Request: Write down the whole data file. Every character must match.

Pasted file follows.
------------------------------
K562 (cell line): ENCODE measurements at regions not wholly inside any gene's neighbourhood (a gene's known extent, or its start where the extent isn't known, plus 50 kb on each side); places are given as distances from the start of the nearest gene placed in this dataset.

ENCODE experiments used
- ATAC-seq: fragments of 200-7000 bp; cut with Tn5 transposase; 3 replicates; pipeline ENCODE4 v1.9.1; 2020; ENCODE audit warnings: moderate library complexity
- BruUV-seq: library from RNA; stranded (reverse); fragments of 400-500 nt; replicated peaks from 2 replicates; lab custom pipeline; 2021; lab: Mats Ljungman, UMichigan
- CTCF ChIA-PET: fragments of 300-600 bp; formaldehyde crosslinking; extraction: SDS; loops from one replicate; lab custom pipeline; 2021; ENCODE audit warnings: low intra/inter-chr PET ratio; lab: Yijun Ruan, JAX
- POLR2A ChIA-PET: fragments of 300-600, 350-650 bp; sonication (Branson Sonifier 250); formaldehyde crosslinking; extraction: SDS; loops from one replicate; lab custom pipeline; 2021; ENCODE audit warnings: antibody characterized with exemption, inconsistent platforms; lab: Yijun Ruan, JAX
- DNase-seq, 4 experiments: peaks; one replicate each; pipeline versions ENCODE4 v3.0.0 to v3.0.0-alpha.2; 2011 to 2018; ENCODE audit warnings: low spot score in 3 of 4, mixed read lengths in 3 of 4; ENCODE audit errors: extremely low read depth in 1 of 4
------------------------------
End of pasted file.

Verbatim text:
K562 (cell line): ENCODE measurements at regions not wholly inside any gene's neighbourhood (a gene's known extent, or its start where the extent isn't known, plus 50 kb on each side); places are given as distances from the start of the nearest gene placed in this dataset.

ENCODE experiments used
- ATAC-seq: fragments of 200-7000 bp; cut with Tn5 transposase; 3 replicates; pipeline ENCODE4 v1.9.1; 2020; ENCODE audit warnings: moderate library complexity
- BruUV-seq: library from RNA; stranded (reverse); fragments of 400-500 nt; replicated peaks from 2 replicates; lab custom pipeline; 2021; lab: Mats Ljungman, UMichigan
- CTCF ChIA-PET: fragments of 300-600 bp; formaldehyde crosslinking; extraction: SDS; loops from one replicate; lab custom pipeline; 2021; ENCODE audit warnings: low intra/inter-chr PET ratio; lab: Yijun Ruan, JAX
- POLR2A ChIA-PET: fragments of 300-600, 350-650 bp; sonication (Branson Sonifier 250); formaldehyde crosslinking; extraction: SDS; loops from one replicate; lab custom pipeline; 2021; ENCODE audit warnings: antibody characterized with exemption, inconsistent platforms; lab: Yijun Ruan, JAX
- DNase-seq, 4 experiments: peaks; one replicate each; pipeline versions ENCODE4 v3.0.0 to v3.0.0-alpha.2; 2011 to 2018; ENCODE audit warnings: low spot score in 3 of 4, mixed read lengths in 3 of 4; ENCODE audit errors: extremely low read depth in 1 of 4